Forecasting CSR Activities

Forecasting CSR activities help an organization manage its operations Nestlé should plan its CSR initiatives through programs that will minimize its exposure to risk. CSR is a critical aspect of the attainment of a firm’s economic goals and wealth generation (Saeidi et al., 2015). Given that the government’s approach to CSR requires a predefined setup, it is significant for a business to comply. Risks such as government sanctions for failure to observe regulations and industry-specific policies can lead to fines, product confiscation, and company closure.

The current activities of Nestlé provide some opportunities to balance CVS and CSR. The CVS programs are divided into three broader water and environmental sustainability objectives, rural development and nutrition (Rana & Majmudar, 2018). Nestlé should not stop its CVS projects from implementing the new regulatory requirement in CSR. In its place, the company should define the scope of the three CVR frameworks to ascertain whether they fall over and above its primary business objectives (Rana & Majmudar, 2018). Such redefinition enables the company to negotiate with the regulator and provide proof that specific CVS programs, such as eradicating hunger, malnutrition, and poverty and providing safe drinking water, may not fall directly into Nestlé’s core business goals and thus can be applied under the new CSR categorization.

CSR and CSV programs will provide a comparative advantage for Nestlé. They will help the company to maintain quality within its programs (Rana & Majmudar, 2018). For example, by implementing CSV, the firm is confident of a high-quality supply of coffee, milk, and agricultural products for its production (Rana & Majmudar, 2018). Thus, discontinuing CSV activities would mean a direct onslaught on quality and value, which would lead to a possible drop in sales. Accordingly, the company should undertake CSR and CSV activities since they directly affect people’s livelihoods and deliver overall sustainability in the Indian economy.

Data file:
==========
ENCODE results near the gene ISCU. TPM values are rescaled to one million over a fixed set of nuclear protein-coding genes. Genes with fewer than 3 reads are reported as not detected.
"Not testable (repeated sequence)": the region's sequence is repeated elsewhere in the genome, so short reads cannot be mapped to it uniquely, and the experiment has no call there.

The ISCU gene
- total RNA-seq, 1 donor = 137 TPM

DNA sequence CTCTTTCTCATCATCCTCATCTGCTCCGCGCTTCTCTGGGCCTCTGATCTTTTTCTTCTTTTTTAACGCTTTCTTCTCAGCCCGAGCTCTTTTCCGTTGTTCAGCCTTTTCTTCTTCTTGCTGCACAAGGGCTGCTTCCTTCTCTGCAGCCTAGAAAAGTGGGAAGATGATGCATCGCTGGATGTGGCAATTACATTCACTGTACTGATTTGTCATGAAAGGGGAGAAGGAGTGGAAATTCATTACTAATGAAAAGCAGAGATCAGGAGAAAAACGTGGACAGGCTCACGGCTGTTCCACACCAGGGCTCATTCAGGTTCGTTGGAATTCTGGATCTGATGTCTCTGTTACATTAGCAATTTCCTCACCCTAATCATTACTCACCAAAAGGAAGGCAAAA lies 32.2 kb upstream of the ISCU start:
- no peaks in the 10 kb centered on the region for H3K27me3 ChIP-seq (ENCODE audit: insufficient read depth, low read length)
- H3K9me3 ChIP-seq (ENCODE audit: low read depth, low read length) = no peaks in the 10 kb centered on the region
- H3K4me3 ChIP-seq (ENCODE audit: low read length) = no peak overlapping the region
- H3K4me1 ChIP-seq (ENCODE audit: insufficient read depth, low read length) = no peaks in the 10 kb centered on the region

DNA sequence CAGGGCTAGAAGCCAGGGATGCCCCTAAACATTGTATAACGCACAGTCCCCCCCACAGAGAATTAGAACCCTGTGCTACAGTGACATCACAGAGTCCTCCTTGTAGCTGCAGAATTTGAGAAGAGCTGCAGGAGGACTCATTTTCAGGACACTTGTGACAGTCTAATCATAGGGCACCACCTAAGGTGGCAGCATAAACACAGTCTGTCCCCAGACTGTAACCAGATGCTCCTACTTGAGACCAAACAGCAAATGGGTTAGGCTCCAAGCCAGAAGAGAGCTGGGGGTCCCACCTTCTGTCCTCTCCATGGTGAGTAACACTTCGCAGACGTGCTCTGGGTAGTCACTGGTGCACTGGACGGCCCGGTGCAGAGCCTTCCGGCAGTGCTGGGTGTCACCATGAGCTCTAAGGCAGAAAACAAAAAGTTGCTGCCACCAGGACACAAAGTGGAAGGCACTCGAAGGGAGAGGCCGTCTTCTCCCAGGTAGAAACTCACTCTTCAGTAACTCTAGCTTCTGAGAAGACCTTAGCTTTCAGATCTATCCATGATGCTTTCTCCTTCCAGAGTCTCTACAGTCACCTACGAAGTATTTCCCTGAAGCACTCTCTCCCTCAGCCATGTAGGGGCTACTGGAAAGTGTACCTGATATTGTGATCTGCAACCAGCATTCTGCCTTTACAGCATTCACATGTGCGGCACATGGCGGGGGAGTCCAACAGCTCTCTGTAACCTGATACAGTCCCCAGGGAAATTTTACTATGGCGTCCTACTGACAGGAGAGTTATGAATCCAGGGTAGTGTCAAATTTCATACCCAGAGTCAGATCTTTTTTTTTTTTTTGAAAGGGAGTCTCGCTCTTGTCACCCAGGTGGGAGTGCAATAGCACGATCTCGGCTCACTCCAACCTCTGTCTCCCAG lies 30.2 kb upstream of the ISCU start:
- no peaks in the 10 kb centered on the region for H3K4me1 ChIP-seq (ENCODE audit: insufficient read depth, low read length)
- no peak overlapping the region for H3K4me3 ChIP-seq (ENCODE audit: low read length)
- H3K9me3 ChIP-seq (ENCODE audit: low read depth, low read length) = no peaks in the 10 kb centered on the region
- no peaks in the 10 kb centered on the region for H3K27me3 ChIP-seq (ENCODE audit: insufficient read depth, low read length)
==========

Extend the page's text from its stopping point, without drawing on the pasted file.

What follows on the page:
Amendment to the Companies Act Relating to CSR

The amendment to the Companies Act relating to CSR provides clear instructions to entities. The changes require new CSR programs delinked from having a direct correlation with the core business activities of an organization. According to Rana and Majmudar (2018), “under the new rules, CSR expenditure companies need to clearly distinguish activities that are undertaken specifically in the normal course of business and those that are done incrementally as part of CSR initiatives” (p. 11). Due to this requirement, Nestlé should make a presentation to the government to restate the extent of its CSV activities and state how they escalate beyond the firm’s primary objective. For instance, the health and sanitation program that supports female students in schools through the provision of health facilities is a core area that directly supports societal needs (Rana & Majmudar, 2018). However, although the organization has supported 45 sanitation projects with over 58,000 women through capacity-building interventions, the activities are not directly associated with its primary objectives (Rana & Majmudar, 2018). Thus, making a presentation to the government will enhance their partnership through understanding CSR activities and observing the law.

Nestlé can inform the government of its activities that are outside its core operations. The strength of such an arrangement is that it will enable the business and the government to agree on the integration of CSV activities as part of the company’s CSR initiative. Accordingly, the presentation will also act as disclosure forum. Operational CSR activities will enhance the company’s image in the market, improve customer trust, and increase sales prospects (Yin & Jamali, 2016). Therefore, when the government understands the firm’s activities, Nestlé will enjoy goodwill, which leads to positive publicity that is necessary for business.

 

Strengths Weaknesses
   i.   Continuation of nutrition classes to boost sales

   ii.   Increased access to clean and safe water to stakeholders and communities

 iii.   Conservation effects on water use by farmers, which lead to sustainability

 iv.   Better sanitation systems for communities through health programs

   v.   Improved quality and sales due to better company image.

 i.      Likelihood of increased expenditure

ii.      Possibility of a bad relationship in case of disagreement, which leads to volatility in business

iii.      Possibility of fines due to non-compliance of laws.

 

Nestlé’s Long-Term CSR Strategy